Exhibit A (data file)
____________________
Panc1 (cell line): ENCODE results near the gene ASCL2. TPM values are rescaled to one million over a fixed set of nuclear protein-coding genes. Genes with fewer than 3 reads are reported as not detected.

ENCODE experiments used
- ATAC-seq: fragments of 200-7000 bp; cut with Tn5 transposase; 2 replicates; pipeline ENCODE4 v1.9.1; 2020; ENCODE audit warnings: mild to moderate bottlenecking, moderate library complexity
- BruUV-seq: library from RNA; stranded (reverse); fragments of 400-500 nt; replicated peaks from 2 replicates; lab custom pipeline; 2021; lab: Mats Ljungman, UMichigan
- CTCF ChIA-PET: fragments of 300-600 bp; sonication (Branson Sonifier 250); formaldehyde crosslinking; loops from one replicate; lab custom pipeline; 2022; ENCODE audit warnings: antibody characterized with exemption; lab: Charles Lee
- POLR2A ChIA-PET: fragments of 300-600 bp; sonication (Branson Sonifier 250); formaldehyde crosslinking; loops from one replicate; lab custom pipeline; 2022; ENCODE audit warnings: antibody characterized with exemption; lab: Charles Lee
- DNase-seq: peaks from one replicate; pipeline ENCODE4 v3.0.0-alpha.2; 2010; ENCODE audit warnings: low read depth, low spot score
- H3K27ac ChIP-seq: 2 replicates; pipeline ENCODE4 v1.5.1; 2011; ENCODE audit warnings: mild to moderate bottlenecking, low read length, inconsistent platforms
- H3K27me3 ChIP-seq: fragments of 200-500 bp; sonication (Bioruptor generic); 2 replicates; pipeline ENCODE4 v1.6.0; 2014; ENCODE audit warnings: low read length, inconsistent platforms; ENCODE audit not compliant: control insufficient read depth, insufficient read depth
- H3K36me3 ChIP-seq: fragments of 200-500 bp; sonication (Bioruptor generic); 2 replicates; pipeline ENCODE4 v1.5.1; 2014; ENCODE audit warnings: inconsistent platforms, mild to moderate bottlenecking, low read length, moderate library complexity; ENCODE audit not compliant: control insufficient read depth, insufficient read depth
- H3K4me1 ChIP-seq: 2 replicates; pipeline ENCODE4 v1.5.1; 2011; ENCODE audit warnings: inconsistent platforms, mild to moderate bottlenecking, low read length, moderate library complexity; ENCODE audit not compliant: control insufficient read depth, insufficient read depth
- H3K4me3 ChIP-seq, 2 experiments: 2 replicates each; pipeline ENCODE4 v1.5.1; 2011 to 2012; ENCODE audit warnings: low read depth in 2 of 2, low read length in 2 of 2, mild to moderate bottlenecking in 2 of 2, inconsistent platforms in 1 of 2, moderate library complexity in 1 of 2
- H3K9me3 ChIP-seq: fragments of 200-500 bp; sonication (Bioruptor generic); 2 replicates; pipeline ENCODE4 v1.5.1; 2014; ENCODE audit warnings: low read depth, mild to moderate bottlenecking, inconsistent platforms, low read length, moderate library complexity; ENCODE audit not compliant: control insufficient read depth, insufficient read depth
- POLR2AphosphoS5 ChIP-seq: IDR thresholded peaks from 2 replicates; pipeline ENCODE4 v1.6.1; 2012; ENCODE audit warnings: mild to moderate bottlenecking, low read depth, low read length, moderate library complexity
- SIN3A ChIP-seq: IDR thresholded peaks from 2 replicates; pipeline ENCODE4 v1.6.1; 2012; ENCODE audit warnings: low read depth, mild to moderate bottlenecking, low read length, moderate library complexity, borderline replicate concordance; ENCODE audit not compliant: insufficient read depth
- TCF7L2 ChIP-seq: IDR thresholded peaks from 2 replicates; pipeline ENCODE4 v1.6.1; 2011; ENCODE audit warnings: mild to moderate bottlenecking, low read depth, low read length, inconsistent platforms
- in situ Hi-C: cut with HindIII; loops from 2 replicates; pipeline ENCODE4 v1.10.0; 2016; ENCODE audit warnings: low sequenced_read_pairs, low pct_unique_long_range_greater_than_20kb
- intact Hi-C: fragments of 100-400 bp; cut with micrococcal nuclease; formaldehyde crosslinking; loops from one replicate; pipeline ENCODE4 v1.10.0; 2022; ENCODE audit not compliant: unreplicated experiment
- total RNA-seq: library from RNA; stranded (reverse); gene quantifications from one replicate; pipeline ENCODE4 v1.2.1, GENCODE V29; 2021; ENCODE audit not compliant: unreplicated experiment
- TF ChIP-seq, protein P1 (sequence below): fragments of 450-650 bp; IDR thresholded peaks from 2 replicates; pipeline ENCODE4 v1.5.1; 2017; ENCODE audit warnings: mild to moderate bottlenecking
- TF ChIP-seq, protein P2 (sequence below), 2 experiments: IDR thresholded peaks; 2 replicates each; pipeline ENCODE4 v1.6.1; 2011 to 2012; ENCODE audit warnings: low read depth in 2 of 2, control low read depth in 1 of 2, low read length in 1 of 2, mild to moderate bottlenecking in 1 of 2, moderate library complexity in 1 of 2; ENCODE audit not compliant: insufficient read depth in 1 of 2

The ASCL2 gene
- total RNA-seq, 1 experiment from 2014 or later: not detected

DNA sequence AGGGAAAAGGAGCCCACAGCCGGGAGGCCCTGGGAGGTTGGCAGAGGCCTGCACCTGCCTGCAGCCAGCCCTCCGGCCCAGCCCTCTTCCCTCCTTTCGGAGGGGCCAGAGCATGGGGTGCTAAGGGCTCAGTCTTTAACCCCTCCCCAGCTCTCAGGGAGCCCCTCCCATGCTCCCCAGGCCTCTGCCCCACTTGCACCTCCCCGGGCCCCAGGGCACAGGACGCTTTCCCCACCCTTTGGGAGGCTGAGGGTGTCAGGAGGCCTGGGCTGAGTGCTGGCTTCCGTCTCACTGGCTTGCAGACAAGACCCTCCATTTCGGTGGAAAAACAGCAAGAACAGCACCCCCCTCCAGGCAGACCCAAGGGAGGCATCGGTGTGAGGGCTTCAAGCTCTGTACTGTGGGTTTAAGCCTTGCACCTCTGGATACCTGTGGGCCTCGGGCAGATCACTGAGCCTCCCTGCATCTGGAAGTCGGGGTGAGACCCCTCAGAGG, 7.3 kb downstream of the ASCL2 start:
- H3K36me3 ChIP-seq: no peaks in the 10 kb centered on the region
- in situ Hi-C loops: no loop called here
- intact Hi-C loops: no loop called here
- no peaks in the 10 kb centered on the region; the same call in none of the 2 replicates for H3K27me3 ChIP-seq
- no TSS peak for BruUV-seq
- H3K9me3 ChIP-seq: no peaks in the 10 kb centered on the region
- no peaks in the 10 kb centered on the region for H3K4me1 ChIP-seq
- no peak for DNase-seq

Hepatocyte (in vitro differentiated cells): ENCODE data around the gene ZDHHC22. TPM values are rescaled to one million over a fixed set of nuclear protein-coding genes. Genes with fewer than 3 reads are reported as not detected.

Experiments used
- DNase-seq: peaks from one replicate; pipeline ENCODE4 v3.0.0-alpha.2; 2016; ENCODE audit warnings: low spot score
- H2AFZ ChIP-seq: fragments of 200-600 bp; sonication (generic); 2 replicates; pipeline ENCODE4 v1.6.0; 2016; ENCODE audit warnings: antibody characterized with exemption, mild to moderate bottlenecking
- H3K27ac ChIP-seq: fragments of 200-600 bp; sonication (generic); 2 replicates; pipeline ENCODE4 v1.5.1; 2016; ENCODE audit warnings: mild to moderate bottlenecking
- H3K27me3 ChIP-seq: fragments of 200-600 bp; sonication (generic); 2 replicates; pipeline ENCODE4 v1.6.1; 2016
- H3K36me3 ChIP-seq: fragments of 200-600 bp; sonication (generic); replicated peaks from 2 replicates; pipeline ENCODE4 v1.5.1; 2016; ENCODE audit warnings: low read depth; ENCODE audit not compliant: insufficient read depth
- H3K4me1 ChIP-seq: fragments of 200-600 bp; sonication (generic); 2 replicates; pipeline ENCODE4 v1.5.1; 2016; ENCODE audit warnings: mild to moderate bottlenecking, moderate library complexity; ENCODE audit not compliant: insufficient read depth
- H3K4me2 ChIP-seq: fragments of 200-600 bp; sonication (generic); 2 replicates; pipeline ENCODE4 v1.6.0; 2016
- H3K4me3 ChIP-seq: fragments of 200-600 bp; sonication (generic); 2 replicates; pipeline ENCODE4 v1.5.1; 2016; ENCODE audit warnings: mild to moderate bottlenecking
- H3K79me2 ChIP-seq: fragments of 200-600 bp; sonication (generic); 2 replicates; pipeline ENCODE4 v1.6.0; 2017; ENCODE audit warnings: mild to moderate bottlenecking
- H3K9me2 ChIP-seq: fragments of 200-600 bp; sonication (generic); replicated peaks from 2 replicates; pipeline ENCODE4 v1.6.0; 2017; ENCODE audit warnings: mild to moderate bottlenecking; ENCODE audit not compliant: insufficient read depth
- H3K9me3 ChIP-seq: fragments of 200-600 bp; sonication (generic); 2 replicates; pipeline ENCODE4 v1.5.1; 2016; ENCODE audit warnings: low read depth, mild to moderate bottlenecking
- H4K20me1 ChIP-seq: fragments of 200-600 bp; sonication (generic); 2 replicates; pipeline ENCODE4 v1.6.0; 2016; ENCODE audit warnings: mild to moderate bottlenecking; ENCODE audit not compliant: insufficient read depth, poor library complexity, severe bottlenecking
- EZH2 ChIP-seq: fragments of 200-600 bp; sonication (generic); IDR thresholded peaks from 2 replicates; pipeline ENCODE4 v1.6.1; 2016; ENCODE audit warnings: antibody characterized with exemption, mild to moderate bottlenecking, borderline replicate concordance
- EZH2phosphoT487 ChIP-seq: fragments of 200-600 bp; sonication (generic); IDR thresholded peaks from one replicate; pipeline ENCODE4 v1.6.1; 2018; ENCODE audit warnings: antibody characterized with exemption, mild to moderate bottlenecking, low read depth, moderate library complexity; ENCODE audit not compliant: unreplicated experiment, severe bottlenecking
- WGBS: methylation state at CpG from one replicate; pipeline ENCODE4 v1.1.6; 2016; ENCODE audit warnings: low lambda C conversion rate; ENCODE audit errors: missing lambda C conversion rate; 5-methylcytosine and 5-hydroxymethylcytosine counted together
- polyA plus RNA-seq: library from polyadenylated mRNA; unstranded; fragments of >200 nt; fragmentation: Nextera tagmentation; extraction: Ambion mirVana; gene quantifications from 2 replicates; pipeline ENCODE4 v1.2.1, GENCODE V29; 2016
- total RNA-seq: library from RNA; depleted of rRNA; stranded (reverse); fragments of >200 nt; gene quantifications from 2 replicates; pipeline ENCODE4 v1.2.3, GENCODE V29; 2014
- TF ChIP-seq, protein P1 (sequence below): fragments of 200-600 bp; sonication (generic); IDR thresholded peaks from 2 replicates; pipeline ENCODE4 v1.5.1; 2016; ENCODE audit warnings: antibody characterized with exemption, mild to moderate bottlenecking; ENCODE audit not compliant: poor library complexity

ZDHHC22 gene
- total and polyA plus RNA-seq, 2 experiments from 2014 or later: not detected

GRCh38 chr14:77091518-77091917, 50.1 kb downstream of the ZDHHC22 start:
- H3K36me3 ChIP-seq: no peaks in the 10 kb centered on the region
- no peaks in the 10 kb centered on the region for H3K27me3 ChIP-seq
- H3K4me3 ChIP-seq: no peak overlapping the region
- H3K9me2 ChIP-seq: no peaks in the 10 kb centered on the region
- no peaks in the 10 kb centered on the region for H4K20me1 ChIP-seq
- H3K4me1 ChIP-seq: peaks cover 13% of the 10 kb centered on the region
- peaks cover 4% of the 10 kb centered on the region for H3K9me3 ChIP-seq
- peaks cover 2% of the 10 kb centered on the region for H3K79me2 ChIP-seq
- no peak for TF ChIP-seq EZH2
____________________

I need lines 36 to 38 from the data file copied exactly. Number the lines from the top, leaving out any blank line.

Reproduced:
- H2AFZ ChIP-seq: fragments of 200-600 bp; sonication (generic); 2 replicates; pipeline ENCODE4 v1.6.0; 2016; ENCODE audit warnings: antibody characterized with exemption, mild to moderate bottlenecking
- H3K27ac ChIP-seq: fragments of 200-600 bp; sonication (generic); 2 replicates; pipeline ENCODE4 v1.5.1; 2016; ENCODE audit warnings: mild to moderate bottlenecking
- H3K27me3 ChIP-seq: fragments of 200-600 bp; sonication (generic); 2 replicates; pipeline ENCODE4 v1.6.1; 2016